NFI Updates Industry on Better Seafood Bureau
Economic integrity is nothing more than complying with the law, National Fisheries Institute President John Connelly said yesterday at the International Boston Seafood Show.
Still, the seafood industry has a long way to go to effectively police myriad forms of fraud.
"There is a problem in the industry, throughout the industry, and we're trying to do something about it," Connelly said during an update on the Better Seafood Bureau, an independent organization that NFI established last year to shine a positive light on industry members practicing fair trade.
"There are very few virgins in our industry. We need to create our own solutions, as an industry, rather than have the government dictate one to us," Connelly said, stressing that fraudulent practices are not solely the work of importers.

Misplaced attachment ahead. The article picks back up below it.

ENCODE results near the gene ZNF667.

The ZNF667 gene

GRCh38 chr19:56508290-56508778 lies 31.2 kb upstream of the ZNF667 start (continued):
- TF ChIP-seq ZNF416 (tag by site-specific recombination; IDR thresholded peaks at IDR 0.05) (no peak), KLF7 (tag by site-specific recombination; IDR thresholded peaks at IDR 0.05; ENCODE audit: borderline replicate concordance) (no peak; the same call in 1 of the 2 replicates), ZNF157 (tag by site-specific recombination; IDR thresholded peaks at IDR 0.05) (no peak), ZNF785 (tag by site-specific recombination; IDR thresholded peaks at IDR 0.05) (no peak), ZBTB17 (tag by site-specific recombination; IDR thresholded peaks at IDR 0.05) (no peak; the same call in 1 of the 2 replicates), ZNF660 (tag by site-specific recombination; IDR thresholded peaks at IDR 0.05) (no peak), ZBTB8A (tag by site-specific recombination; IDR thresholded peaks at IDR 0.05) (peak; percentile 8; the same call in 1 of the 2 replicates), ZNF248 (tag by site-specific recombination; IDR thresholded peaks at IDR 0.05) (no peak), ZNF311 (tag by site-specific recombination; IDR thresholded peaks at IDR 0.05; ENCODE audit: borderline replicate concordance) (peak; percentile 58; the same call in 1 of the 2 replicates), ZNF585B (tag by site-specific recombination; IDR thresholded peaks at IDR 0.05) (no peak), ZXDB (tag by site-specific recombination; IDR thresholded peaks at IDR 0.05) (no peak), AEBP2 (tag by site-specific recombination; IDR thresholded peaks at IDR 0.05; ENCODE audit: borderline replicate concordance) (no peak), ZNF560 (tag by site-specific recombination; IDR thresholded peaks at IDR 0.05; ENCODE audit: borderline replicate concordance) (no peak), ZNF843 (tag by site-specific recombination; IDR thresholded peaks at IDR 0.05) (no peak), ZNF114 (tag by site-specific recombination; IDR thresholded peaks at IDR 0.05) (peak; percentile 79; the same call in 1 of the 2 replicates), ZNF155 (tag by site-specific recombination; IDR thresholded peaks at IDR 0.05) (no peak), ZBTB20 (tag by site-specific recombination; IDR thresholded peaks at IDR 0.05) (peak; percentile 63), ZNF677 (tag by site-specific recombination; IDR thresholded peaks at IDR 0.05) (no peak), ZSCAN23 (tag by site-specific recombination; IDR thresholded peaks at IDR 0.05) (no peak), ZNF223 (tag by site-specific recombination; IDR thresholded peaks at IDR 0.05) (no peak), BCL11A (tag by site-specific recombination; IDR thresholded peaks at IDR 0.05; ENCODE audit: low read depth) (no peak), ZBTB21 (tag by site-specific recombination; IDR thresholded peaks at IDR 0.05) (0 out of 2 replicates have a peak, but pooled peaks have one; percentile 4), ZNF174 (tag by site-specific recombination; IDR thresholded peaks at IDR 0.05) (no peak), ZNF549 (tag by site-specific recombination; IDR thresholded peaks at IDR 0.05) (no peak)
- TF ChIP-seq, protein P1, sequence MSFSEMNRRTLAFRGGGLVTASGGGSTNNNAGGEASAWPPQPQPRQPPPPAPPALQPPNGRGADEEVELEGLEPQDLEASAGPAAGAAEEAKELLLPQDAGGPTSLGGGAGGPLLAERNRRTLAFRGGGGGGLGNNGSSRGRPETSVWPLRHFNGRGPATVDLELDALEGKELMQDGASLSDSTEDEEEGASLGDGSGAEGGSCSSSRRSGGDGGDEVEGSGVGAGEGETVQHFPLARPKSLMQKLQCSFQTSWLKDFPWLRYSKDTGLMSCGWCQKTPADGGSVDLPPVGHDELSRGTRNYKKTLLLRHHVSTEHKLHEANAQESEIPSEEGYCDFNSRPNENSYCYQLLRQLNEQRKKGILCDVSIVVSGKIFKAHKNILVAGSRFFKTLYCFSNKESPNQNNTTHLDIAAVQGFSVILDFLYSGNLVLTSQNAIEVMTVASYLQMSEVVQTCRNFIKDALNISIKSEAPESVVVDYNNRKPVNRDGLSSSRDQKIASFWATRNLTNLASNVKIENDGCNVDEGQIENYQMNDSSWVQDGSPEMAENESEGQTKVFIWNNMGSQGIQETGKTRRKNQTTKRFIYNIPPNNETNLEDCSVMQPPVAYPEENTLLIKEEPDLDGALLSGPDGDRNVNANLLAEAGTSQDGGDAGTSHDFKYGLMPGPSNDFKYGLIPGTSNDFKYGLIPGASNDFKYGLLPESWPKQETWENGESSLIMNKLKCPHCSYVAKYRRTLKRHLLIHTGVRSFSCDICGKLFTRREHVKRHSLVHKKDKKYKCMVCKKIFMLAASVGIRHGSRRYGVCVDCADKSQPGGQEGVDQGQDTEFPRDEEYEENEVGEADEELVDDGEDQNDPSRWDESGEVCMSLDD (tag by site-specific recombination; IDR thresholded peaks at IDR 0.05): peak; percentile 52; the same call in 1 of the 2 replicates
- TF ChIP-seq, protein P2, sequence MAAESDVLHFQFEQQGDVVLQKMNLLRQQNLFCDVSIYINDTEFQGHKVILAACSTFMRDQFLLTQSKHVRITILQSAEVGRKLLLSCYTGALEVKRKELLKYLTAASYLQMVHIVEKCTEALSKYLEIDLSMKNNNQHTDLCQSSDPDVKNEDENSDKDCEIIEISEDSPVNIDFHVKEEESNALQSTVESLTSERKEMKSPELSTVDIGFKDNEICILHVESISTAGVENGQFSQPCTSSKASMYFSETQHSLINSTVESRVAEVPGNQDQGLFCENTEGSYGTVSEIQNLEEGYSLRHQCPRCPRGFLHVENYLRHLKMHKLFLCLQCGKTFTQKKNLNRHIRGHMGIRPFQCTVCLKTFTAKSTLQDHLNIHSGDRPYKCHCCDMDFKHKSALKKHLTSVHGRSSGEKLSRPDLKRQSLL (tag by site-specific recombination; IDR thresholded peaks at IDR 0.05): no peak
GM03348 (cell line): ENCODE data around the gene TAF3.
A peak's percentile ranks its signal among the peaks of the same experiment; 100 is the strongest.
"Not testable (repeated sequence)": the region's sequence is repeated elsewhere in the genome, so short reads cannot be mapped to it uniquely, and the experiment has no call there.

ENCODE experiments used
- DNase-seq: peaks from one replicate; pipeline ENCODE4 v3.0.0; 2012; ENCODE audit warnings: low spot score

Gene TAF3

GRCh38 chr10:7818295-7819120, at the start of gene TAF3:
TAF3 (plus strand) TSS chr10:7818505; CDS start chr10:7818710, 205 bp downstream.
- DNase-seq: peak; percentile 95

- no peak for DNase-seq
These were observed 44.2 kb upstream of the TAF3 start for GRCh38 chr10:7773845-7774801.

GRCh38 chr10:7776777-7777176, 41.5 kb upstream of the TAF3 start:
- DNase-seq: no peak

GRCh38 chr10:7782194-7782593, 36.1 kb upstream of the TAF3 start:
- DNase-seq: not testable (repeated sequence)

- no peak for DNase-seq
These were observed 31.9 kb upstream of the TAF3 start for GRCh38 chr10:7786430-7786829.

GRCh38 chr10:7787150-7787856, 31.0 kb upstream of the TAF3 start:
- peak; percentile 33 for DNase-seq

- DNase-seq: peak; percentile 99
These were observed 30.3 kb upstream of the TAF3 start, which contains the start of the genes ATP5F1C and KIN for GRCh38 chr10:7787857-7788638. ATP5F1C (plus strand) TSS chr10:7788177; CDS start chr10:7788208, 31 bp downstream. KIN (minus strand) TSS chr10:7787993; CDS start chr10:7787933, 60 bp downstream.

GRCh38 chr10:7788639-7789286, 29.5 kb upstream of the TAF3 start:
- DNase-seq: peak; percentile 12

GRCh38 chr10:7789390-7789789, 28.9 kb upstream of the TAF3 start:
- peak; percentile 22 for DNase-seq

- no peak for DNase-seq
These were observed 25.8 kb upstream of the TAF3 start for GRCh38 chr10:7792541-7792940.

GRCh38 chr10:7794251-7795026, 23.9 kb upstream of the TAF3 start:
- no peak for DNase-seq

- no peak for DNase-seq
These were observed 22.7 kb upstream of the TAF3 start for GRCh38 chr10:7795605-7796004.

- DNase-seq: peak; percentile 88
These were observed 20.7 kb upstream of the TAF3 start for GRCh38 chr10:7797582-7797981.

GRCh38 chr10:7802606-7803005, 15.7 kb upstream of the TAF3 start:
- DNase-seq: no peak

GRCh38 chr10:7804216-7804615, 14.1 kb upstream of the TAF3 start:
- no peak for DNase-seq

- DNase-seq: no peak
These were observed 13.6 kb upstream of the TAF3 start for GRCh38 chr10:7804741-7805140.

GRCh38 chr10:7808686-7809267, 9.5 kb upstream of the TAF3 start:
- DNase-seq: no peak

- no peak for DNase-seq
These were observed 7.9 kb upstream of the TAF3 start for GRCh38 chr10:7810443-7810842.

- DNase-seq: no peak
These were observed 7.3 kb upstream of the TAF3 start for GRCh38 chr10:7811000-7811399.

Glazing, or adding water to a product, species substitution and transshipping to avoid tariffs are the most common forms of fraud, Connelly said, and comprise the majority of claims the BSB expects to arbitrate. Connelly shared several letters forwarded to him in which suppliers offer deals on seafood that is only 65 percent to 70 percent net weight.
Last March, when annual dues were collected, NFI required its 240-plus member companies to sign an economic integrity pledge. Connelly said the pledge is a CEO-level commitment. Companies that fail to live up to their pledge will have their membership revoked.
The idea behind the BSB, Connelly said, is "to reward the good actors, and identify the bad actors, a sort of public execution for those who fail. But we're giving folks lots of chances to not fail."